The MMOT will provide an array of programming such as “Combat Digital Hate” workshops, and will also be used to rush to hot spots in the event of serious antisemitic or other types of hate crimes/attacks or incidents that require intervention and assistance. It will be equipped with a full complement of professional educators working in coordination with Simon Wiesenthal Center’s education arm, the Museum of Tolerance.

SWC thanks Assembly Speaker Carl Heastie, Chair of the Ways and Means Committee, Assembly member Helene Weinstein and Assembly member Rebecca Seawright for making it possible to bring this critical educational resource to New York.

“The Simon Wiesenthal Center’s New York-based Mobile Museum of Tolerance will educate New Yorkers on the importance of tolerance and acceptance and illustrate the detrimental effects hatred has had on the global community,” said Heastie. Weinstein noted: “The Simon Wiesenthal Center has been successful in spreading a message of acceptance and open-mindedness for decades. The simple truth is that hatred is not something we’re born with, and with the ever-rising tide of hate related crimes, the Mobile Museum of Tolerance engages visitors and presents an interactive curriculum on culture, race, ethnicity and religion—all things which make us unique and beautiful in our own right. One day I hope we won’t need this wonderful program, but right now it couldn’t be more crucial.”

By prioritizing Holocaust education and tolerance, the New York MMOT will help keep the history and lessons of tolerance alive Its interactive exhibits will benefit neighborhoods throughout New York. “The Mobile Museum of Tolerance is a traveling source of information to teach tolerance and the perniciousness of hate,” Seawright said. “I look forward to the van visiting the Upper East Side, Yorkville and Roosevelt Island.”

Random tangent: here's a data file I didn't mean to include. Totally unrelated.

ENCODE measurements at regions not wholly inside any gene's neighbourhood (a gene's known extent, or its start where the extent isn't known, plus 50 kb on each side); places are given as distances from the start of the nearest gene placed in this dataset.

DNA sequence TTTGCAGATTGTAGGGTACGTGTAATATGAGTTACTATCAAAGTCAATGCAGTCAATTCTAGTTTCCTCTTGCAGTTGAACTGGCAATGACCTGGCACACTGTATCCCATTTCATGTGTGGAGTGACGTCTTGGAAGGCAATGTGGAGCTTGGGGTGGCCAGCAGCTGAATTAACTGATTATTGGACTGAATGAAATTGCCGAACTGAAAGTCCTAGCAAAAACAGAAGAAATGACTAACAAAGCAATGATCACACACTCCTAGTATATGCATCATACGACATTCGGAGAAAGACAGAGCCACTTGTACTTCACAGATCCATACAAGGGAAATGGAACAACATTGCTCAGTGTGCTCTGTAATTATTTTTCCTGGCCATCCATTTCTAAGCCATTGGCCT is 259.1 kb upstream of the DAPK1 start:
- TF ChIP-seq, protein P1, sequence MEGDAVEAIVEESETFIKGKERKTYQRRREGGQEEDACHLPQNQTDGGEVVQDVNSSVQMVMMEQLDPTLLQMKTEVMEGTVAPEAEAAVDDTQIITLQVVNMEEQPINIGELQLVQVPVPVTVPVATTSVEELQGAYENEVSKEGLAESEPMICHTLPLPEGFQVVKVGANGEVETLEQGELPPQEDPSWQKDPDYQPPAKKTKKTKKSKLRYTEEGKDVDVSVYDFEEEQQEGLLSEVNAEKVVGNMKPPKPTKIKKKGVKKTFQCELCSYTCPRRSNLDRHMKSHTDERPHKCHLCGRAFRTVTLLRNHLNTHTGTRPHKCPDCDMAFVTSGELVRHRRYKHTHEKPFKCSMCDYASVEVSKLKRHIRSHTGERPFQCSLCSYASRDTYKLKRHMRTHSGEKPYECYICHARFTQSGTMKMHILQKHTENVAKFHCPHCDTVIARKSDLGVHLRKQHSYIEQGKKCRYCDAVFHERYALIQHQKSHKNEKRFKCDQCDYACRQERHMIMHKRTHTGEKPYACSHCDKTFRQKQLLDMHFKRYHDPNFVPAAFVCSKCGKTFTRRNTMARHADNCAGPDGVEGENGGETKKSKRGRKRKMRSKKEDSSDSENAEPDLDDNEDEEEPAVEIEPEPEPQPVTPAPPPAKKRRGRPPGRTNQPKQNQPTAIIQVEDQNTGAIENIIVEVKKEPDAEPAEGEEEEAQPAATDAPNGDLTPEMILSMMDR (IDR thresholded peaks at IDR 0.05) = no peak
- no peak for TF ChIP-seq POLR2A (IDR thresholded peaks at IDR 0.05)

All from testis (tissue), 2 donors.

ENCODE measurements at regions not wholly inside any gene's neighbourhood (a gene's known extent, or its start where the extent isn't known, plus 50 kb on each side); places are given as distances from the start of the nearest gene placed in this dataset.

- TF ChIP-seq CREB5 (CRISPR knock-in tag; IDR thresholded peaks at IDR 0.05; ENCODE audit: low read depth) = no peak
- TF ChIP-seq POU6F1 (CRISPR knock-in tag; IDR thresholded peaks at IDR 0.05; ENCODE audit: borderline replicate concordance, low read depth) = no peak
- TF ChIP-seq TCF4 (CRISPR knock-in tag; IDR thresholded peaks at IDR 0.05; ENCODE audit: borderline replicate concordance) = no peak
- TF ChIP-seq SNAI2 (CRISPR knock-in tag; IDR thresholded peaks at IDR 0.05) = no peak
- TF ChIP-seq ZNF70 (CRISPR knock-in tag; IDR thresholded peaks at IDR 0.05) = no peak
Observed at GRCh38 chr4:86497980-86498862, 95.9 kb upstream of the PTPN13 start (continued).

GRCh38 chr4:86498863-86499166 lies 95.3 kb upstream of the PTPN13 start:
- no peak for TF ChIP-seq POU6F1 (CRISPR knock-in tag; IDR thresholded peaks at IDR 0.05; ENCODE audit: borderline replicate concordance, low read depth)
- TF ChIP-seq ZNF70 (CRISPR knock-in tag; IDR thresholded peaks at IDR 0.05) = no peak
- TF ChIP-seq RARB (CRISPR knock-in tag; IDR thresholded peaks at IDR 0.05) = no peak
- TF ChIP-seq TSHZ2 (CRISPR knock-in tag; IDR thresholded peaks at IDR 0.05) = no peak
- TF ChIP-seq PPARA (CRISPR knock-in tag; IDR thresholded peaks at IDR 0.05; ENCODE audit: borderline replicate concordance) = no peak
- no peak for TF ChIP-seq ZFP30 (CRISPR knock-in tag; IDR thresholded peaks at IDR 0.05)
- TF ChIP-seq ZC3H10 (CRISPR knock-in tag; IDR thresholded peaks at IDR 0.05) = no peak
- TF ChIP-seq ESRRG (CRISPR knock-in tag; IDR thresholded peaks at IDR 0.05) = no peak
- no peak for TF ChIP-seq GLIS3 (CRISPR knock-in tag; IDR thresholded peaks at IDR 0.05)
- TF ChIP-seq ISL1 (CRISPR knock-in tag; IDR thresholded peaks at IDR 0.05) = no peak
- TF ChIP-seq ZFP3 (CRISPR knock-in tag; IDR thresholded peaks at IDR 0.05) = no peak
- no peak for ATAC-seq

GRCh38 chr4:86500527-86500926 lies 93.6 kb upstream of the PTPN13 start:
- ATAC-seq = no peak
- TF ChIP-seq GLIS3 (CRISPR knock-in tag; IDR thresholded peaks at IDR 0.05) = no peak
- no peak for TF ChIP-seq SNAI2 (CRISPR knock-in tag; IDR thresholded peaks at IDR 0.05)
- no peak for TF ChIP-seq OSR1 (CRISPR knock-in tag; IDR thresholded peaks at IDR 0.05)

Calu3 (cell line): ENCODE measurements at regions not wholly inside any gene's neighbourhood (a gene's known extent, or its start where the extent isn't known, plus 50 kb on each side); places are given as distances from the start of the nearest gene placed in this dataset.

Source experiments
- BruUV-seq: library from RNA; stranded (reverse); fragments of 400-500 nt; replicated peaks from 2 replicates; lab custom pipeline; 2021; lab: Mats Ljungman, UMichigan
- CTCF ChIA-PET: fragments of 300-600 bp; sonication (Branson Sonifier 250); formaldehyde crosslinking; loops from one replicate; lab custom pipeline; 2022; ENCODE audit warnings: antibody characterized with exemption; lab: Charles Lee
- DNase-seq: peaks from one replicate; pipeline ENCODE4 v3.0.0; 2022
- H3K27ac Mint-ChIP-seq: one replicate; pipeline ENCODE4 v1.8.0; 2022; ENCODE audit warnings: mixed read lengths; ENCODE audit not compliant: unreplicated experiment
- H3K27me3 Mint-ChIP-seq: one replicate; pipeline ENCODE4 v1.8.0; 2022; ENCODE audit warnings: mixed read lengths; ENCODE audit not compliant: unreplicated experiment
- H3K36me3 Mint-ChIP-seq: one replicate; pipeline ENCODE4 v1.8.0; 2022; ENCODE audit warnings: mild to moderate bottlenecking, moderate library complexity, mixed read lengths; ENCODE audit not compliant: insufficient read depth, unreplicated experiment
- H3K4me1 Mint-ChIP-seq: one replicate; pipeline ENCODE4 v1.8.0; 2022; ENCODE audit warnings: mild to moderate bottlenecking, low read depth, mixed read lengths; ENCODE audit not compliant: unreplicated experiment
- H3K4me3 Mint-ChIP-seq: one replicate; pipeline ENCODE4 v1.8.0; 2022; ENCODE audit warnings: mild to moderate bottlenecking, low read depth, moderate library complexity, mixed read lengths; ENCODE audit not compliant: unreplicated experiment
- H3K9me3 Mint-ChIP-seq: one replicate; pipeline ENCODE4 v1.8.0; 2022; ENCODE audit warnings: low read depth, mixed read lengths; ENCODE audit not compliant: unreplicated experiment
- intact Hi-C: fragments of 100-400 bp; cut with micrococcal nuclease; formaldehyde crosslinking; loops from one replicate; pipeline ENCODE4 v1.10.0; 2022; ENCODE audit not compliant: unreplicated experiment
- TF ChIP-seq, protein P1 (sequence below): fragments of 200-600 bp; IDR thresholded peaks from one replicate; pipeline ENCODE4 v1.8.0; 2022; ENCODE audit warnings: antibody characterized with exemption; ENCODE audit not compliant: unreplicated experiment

Michael Cohen, eastern director of the Simon Wiesenthal Center, is working diligently to see that the MMOT helps to create a world that stands up to hate and strives toward positive change. “Having this critical resource in New York State is truly a game-changer. The Mobile Museum of tolerance will bring to life the kind of immersive training necessary to further develop an appreciation for our diverse communities and a world where it is understood that hate of any kind has no place. We thank the Speaker Heastie, Chairwoman Weinstein and Assembly member Seawright for their vision and leadership, without which this monumental achievement would not be possible.”

Simon Wiesenthal (1908-2005) famously said, “Freedom is not a gift from heaven—we must fight for it every day.” With the Simon Wiesenthal Center, Museum of Tolerance and the Mobile Museum of Tolerance, the next generation will be prepared with the education and tools to not only fight for a new world of freedom, but win.

For more information: [email protected], mmot.com


Susan R. Eisenstein is a longtime Jewish educator, passionate about creating special, innovative activities for her students. She is also passionate about writing about Jewish topics and about Israel. Susan has two master’s degrees and a doctorate in education from Columbia University.